|The cliffs at Whiteside Mountain are 390 to 460 million years old|
One of the unexpected pleasures of writing this column is I get a chance to see who in the world is taking a look.
According to Blogger audience statistics, I have a healthy following in the UK, the Netherlands and as of yesterday, Romania.
So to all the readers in far-flung places, let me begin by telling you Southern Living is a classy magazine that covers culture and travel in the southeastern United States. It also features a variety of mouthwatering recipes.
Now on to the subject at hand.
|The foxgloves are volunteers|
“Grow Roses with Ease” talks about the creation of the garden, which included schlepping 2,500 bags of cow manure and mushroom compost down a steep slope to build the walled terraces that are now home to his 300+ roses. I wondered how easy it could be to take proper care of all those bushes as well as an untold number of perennials.
|Hardy, non-grafted shrub roses thrive on high|
But the hard work actually becomes a labor of love, especially when the result is this amazing garden.
A treasure trove of plants and ideas
Both Doug and his wife Shari warned me the roses were a bit past their best but believe me, they were still impressive. And there were many other treats aside from the Queen of Flowers to be savored in this ¼ acre garden showplace.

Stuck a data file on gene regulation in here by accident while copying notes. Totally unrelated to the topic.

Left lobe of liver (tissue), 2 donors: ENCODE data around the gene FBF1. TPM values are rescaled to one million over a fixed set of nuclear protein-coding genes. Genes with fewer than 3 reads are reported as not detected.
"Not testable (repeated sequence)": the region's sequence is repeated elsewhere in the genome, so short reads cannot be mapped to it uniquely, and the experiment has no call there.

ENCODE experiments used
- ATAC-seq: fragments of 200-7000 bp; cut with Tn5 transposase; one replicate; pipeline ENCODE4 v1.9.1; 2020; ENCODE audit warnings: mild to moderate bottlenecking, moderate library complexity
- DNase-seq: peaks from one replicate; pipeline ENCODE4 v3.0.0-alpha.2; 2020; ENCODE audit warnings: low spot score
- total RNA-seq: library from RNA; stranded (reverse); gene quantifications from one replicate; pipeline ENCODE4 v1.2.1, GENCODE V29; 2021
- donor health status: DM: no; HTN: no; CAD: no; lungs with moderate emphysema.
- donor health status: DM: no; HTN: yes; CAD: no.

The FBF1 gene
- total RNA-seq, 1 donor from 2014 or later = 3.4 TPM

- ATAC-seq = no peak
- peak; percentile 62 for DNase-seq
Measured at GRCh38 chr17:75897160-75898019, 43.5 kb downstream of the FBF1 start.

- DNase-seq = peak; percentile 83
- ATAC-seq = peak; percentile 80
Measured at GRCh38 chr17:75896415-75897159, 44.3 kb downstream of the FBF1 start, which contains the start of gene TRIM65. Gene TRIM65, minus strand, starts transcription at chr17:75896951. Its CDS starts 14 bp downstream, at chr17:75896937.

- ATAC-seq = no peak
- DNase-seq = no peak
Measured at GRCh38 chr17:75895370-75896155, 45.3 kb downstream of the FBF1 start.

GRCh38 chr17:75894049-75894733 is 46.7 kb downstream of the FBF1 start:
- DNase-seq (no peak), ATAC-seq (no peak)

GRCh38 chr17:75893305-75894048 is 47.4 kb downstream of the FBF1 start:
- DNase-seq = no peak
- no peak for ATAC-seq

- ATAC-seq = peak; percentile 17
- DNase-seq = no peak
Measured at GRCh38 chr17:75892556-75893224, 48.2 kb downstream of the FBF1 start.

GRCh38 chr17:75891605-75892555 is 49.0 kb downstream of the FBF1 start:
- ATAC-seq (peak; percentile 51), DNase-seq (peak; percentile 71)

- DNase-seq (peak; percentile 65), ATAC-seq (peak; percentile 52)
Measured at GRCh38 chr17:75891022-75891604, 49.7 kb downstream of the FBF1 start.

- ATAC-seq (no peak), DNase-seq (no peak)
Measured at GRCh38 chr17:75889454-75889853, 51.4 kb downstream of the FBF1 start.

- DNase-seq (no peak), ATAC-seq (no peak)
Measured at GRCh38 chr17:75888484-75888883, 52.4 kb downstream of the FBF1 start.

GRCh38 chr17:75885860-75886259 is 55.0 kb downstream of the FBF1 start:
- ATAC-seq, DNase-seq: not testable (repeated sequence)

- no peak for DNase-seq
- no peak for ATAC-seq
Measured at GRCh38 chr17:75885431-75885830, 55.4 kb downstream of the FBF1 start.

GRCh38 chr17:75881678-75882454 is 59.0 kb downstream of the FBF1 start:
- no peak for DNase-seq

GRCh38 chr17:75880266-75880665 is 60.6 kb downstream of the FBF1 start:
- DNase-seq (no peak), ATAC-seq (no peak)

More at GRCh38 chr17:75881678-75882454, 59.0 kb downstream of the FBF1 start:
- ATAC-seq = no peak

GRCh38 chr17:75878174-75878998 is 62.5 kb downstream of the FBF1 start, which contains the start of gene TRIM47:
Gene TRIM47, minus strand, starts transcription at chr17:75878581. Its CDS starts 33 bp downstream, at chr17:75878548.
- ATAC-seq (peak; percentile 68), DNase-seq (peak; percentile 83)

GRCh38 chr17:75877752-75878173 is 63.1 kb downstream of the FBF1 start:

For example, to help keep the weeds down, Doug has cleverly planted all manner of groundcovers under the roses and other tall perennials. Sedum spurium ‘John Creech’ (named for a past director of the US National Arboretum) forms dense mats of scalloped green leaves that will be covered with mauve pink flowers in the fall.
It’s taken many years for this weed-smothering sedum (also known as Stonecrop) to spread, but it was definitely worth the wait. John Creech will tolerate drought and poor soil but it doesn’t like wet feet.
|Lamium White Nancy|
Lamium maculatum ‘White Nancy’ (Spotted deadnettle) is another tough plant that makes an ideal spreading groundcover. Nancy is also a showoff -- her eye-catching silvery white leaves are edged with a dark green margin, and she sports clusters of white flowers beginning in the spring.
Evergreen Lamium is tolerant of dry shade and spreads easily without being overly aggressive. Plants can be divided in spring or fall.
|Hens and chicks ramble when planted in rock crevices|
Amazing photo ops
The Gifford’s garden faces Whiteside Mountain. The cliffs there are the highest in Eastern North America rising to an elevation of 4,930 feet.
When Doug first built his house and expressed an interest in starting a cut flower garden for Shari, he was told roses wouldn’t grow there. Undaunted, he started out with six bushes and through trial and error discovered non-grafted roses could take the wind and cold.
Now hundreds of bushes live happily on high, some in partial to full shade.
But the truth is, you can’t take in the entire panorama in one visit.
Not wishing to take up too much time (both Doug and Shari are artists), we stayed for just over an hour.
I can’t wait for a return visit.
* I am not disclosing the last name of the owner since they have had uninvited guests, including a busload of people wanting to see the garden.